Dementia and cognitive decline in older people
Improvements in healthcare have led to an increasing life expectancy and a growing population of people over 65 years. Alongside this increase in life expectancy, there has been an increase in the number of people living with dementia and in people with cognitive decline. The main symptom of dementia is memory loss; it is a progressive disease that results in people becoming more impaired over time. Decline in cognitive functions, such as attention and concentration, also occurs in older people, including those who do not develop dementia. Physical activity has been identified as a protective factor in studies that examined risk factors for dementia. For people who have already developed the disease, physical activity can help to delay further decline in functioning. Studies show that there is approximately a 20% to 30% lower risk of depression and dementia for adults participating in daily physical activity. Physical activity also seems to reduce the likelihood of experiencing cognitive decline in people who do not have dementia.
Impact on depression and anxiety
Physical activity can be an alternative treatment for depression. It can be used as a standalone treatment or in combination with medication and/or psychological therapy. It has few side effects and does not have the stigma that some people perceive to be attached to taking antidepressants or attending psychotherapy and counseling.
Physical activity can reduce levels of anxiety in people with mild symptoms and may also be helpful for treating clinical anxiety. Physical activity is available to all, has few costs attached, and is an empowering approach that can support self-management.
How much physical activity should I be doing?
Many people in the UK do not meet the current physical activity guidelines.
It is recommended that adults should aim to be active daily and complete 2.5 hours of moderate intensity activity over a week – the equivalent of 30 minutes five times a week. It may sound like a lot, but it isn’t as daunting as it first appears, and we have lots of suggestions to help you get started.
Where do I start?
Once you have decided that you want to be more physically active, there are a few points worth thinking about. Apart from improving your physical and mental well being, what else do you want to get out of being active? Also, would you rather go it alone or do an activity with a friend? Social support is a great motivator, and sharing your experiences, goals and achievements will help you to keep focus and enthusiasm.
It can be a bit scary making changes to your life, and most people get anxious about trying something new. Some common barriers, such as cost, injury or illness, lack of energy, fear of failure, or even the weather can hinder people from getting started; however, practical and emotional support from friends, family and experts really does help.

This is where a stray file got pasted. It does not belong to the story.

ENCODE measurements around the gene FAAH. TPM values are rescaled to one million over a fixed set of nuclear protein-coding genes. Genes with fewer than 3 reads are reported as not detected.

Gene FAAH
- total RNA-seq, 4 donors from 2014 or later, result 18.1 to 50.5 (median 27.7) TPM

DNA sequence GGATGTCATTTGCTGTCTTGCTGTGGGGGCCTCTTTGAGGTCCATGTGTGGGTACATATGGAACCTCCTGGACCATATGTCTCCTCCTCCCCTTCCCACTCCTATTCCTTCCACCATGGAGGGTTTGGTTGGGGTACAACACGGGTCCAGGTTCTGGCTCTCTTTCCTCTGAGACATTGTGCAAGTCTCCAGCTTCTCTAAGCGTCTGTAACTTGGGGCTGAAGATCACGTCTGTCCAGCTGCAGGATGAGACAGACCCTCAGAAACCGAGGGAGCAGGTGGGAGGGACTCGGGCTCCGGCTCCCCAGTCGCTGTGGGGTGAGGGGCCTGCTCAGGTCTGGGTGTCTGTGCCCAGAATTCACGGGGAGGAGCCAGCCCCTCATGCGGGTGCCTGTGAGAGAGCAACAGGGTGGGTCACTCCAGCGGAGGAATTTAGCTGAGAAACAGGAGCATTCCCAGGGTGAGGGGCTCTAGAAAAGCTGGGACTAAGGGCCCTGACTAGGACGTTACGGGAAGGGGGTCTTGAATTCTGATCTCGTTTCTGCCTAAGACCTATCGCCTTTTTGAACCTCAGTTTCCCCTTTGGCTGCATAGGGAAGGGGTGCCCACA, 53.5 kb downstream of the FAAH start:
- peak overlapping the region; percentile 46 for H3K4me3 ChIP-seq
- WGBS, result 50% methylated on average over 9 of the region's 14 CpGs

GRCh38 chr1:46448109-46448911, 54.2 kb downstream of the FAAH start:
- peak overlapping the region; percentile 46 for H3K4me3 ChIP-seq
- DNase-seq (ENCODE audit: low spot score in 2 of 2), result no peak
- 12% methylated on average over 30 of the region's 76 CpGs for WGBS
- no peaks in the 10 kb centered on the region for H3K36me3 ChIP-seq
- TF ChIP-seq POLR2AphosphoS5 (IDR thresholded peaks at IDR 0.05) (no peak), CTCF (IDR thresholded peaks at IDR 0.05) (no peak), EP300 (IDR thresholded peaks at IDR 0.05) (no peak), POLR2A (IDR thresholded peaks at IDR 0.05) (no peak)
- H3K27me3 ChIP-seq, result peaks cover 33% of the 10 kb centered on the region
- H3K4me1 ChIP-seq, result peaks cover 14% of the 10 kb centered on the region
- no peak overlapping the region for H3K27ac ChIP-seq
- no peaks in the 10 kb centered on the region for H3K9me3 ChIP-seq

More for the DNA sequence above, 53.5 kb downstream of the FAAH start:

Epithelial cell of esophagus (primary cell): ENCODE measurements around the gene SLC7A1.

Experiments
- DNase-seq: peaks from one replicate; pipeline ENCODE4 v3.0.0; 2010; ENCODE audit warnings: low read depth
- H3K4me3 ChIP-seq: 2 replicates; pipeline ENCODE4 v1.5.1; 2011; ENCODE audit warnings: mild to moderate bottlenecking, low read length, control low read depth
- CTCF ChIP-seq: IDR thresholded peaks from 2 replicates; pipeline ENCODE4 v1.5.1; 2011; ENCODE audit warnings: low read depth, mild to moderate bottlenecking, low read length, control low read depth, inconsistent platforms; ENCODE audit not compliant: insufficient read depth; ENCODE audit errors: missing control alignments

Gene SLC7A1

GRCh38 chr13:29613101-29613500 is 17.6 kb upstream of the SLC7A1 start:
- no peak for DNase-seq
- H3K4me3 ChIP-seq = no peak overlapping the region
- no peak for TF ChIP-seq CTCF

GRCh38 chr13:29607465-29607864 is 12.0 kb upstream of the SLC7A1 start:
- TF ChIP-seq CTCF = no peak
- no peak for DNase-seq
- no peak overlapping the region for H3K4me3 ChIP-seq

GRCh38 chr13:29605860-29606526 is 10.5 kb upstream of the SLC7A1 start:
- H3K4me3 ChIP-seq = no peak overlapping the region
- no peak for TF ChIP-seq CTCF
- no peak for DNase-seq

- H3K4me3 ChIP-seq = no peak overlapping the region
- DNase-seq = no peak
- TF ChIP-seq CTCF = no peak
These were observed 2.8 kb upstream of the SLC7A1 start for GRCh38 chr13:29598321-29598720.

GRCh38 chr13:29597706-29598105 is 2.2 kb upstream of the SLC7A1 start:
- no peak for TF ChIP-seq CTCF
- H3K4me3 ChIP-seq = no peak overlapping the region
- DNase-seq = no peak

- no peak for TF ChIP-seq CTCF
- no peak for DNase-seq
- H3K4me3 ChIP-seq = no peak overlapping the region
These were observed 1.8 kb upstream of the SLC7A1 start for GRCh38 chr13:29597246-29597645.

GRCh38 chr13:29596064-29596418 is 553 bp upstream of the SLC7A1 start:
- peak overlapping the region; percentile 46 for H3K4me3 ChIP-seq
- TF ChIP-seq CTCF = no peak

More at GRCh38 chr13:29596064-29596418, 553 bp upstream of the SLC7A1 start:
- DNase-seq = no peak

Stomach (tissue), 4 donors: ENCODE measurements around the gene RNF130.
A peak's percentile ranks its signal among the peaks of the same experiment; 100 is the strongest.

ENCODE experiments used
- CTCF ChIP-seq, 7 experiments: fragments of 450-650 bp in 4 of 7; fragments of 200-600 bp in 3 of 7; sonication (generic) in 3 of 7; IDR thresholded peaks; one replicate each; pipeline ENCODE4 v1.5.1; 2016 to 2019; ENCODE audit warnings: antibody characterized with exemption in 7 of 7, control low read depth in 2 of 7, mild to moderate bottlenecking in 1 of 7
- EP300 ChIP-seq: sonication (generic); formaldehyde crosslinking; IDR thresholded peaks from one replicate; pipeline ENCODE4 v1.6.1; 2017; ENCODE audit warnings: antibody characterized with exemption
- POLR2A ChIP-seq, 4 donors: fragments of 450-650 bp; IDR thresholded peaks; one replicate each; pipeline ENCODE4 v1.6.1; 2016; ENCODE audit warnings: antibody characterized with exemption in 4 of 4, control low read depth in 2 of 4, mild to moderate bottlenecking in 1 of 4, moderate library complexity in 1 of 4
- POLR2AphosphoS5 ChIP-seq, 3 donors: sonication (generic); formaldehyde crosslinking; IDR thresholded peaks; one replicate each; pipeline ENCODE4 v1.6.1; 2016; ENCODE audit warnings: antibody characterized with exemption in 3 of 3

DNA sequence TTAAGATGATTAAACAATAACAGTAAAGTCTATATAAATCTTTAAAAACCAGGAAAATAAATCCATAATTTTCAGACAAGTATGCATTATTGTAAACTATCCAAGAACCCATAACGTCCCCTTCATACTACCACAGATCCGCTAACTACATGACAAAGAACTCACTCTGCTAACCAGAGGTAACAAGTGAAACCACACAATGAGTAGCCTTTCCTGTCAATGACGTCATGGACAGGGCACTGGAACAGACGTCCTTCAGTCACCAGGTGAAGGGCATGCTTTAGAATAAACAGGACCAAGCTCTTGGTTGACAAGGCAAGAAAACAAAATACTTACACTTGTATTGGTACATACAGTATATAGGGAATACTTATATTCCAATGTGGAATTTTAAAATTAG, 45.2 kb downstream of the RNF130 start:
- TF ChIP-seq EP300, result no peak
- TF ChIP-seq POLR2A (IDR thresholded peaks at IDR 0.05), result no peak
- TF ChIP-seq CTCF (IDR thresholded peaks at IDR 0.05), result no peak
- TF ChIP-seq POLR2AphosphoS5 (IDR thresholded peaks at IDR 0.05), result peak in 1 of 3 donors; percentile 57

Body image can act as a barrier to participating in physical activity. People who are anxious about how their body will look to others while they are exercising may avoid exercise as a result. For women, attending a female-only exercise class or a ladies-only swimming session may help to overcome anxiety as a barrier to initially starting to exercise.
Exercising with a companion can also help to reduce anxiety about how your body looks to others, and may be particularly helpful during the first few exercise sessions. The environment can also influence how you feel; gyms with mirrored walls tend to heighten anxiety, as does exercising near a window or other space where you might feel ‘on show’.
What time do you have available for exercise? You may need to rejig commitments to make room for extra activities, or choose something that fits into your busy schedule.
Will you need support from friends and family to complete your chosen activities, or is there a chance your active lifestyle will have an impact on others in your life? Find out how much it will cost and, if necessary, what you can do to make it affordable.
Right for you
What kind of activity would suit you best? Think about what parts of your body you want to exercise and whether you’d prefer to be active at home or whether you fancy a change of scenery and would prefer to exercise in a different environment, indoors or outdoors.
Making it part of daily life
Adopting a more active lifestyle can be as simple as doing daily tasks more energetically or making small changes to your routine, such as walking up a flight of stairs.
If physical activity is new to you, it’s best to build up your ability gradually. Focus on task goals, such as improving sport skills or stamina, rather than competition, and keep a record of your activity and review it to provide feedback on your progress. There are many apps and social networks accessible for free to help.
It’s really important to set goals to measure progress, which might motivate you. Try using a pedometer or an app on your smartphone to measure your speed and distance travelled, or add on an extra stomach crunch or swim an extra length at the end of your session.
Remember, you won’t see improvement from physical conditioning every day. Making the regular commitment to doing physical activity is an achievement in itself, and every activity session can improve your mood.
There are lots of activities you can do without leaving your front door and that involve minimal cost. It can be as simple as pushing the mower with extra vigour, speeding up the housework, or doing home exercises in the living room.
Whether you’re on your feet, sat at a desk or sat behind the wheel during your working hours, there are many ways you can get more active. Try using the stairs for journeys fewer than four floors, walking or cycling a slightly longer route home, or using your lunch hour to take a brisk walk, do an exercise class or go for a swim. The change of scenery will do you good, too.
If you need help getting physically active, message us for a chat!
Info by: Mental Health Foundation